Gab, the controversial social network used by the man accused of killing 11 people in a Pittsburgh synagogue, is back online after its original Web hosting provider cut ties with the company.
Gab, which has been criticized for welcoming users with far-right political leanings who were banned from other social networks, was dropped by GoDaddy two days after the shooting, when it was revealed suspect Robert Bowers used the service to post anti-Semitic messages.
That changed on Saturday when domain service Epik welcomed Gab. Epik’s founder, Rob Monster, said he believed the site was a victim of “digital censorship.”
“Although I did not take the decision lightly to accept this domain registration, I look forward to partnering with a young, and once brash, CEO who is courageously doing something that looks useful,” Monster wrote in an essay published to his company’s website. “While there are consequences to actions, there is also the proverbial risk of throwing out the baby with the bathwater. My hope, for all of our sakes, is that Gab.com treads wisely, using its liberty for the betterment of most, and the enlightenment of all.”
Godaddy was hardly the only company to cut ties with Gab. Payment processors Stripe and PayPal and cloud hosting company Joyent also suspended the network. Apple and Google had already prevented Gab from distributing its app in their app stores. Microsoft had threatened to stop hosting Gab’s website over anti-Semitic posts this summer.
Critics argue the site, which unlike Facebook or Twitter does not use advertisements to make money, is a haven for racists. Gab insists that’s a mischaracterization.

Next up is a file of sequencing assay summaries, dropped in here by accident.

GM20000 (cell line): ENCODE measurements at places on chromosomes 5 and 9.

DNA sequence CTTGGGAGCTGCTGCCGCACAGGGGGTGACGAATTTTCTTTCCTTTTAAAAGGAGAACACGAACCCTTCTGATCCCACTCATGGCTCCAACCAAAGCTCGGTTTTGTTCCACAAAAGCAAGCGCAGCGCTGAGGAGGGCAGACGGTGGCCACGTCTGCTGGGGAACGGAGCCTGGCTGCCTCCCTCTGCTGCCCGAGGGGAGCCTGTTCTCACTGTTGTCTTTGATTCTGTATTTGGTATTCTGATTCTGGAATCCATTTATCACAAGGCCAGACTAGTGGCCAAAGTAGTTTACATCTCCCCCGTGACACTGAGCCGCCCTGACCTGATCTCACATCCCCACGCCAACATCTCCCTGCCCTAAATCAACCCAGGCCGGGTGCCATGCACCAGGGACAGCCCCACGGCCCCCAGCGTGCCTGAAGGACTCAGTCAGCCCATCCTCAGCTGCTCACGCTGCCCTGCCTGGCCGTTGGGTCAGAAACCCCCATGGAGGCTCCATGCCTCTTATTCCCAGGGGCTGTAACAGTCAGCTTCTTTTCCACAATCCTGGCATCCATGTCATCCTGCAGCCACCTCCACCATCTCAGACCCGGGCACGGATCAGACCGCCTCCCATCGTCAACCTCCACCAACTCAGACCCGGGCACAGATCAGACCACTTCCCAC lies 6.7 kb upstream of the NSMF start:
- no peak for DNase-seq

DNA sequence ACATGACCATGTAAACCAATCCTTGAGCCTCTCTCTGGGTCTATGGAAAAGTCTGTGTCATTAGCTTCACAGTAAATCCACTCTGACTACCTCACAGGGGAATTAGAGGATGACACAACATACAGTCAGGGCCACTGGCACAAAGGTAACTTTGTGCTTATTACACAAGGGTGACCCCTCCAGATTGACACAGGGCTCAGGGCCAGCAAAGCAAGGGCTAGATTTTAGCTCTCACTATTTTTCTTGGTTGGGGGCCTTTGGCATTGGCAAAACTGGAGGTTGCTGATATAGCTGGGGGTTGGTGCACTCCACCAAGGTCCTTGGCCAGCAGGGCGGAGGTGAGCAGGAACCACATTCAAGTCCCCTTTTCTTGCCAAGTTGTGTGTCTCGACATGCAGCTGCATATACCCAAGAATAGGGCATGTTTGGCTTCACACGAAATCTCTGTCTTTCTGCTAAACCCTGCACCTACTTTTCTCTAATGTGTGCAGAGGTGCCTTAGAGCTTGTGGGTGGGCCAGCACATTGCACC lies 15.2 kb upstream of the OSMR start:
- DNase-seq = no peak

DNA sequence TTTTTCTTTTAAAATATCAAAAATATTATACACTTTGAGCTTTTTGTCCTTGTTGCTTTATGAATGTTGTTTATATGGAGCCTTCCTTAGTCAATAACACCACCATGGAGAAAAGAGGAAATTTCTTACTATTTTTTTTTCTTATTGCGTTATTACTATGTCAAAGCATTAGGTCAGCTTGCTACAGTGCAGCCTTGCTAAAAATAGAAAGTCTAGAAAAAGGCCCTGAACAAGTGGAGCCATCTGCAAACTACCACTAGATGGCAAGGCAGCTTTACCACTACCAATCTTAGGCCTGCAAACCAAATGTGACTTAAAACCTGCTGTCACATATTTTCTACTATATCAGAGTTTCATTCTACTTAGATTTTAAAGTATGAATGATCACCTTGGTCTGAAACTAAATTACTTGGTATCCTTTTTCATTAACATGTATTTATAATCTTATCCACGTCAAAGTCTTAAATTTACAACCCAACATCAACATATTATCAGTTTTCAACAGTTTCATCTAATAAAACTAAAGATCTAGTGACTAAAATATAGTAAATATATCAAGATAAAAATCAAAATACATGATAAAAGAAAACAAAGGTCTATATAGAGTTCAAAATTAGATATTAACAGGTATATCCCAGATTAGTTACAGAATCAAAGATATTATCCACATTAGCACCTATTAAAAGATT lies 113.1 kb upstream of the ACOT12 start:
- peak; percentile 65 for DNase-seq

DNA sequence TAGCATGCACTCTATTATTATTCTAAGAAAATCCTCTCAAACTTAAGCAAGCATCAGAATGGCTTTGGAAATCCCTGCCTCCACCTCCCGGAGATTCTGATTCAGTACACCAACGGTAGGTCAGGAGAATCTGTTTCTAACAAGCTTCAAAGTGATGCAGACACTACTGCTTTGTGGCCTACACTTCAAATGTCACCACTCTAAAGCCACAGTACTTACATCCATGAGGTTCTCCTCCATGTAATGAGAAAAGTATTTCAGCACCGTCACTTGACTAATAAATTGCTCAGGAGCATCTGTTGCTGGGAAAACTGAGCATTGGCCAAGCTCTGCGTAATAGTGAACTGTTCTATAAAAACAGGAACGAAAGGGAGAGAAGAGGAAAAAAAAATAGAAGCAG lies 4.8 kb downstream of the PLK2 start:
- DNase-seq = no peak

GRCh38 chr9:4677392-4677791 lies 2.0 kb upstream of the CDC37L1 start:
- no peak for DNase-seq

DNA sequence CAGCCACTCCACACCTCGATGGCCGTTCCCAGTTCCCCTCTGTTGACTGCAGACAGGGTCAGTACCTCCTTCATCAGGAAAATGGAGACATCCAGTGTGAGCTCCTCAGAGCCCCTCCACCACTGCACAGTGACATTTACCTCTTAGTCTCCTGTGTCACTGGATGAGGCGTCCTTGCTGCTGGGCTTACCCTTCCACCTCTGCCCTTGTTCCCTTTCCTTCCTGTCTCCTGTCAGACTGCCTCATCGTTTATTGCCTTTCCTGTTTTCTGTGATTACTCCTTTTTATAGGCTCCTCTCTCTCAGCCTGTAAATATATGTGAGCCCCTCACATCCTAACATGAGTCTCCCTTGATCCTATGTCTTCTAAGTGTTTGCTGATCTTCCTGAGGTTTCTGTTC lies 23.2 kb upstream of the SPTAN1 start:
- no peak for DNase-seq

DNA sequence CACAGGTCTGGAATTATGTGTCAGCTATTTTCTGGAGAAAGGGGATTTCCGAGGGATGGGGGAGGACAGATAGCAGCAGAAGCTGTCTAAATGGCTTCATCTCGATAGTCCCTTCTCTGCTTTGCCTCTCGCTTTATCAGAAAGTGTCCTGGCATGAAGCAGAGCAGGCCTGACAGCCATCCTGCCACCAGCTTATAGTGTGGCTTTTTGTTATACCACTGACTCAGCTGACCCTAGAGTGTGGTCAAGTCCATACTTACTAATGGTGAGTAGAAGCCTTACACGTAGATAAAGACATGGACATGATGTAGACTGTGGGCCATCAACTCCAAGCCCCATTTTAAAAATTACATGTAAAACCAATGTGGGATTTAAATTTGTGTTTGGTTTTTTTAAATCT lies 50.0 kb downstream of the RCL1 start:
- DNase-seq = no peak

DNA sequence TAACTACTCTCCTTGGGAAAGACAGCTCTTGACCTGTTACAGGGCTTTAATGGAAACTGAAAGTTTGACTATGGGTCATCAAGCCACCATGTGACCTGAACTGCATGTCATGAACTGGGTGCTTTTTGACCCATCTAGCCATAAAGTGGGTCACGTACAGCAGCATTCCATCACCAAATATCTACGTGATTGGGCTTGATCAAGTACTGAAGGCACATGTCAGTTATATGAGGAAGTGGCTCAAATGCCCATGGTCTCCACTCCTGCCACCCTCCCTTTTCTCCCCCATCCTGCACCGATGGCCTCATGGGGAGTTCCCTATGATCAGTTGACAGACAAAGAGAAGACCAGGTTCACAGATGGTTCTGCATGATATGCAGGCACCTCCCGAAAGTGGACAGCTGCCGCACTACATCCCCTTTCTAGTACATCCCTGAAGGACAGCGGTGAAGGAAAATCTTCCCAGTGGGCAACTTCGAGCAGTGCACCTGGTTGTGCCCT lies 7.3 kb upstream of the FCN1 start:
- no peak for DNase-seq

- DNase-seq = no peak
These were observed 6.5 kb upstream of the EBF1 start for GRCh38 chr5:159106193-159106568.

“We have nothing but love for all people and freedom. We have consistently disavowed all violence. Free speech is crucial for the prevention of violence. If people can not express themselves through words, they will do so through violence,” Gab wrote in a now-deleted Medium post after the shooting.
The company, however, did not mince words in social media posts published after its return.
Gab says it is politically neutral and committed to free speech, even if its recent statements put it squarely at odds with members of the press, whose own freedoms share space in the First Amendment to the Constitution. Gab has raised more than $1 million in funding; it ramped up fundraising efforts after the deadly white supremacist rally in Charlottesville, Va. in 2017.
Gab’s users include many figures of the so-called alt-right, such as Milo Yiannopolous, the former Breitbart writer who was banned from Twitter in 2016 for inciting harassment, and Andrew Anglin, founder of neo-Nazi website The Daily Stormer, which was effectively shut down last year when web companies suspended its domain registration.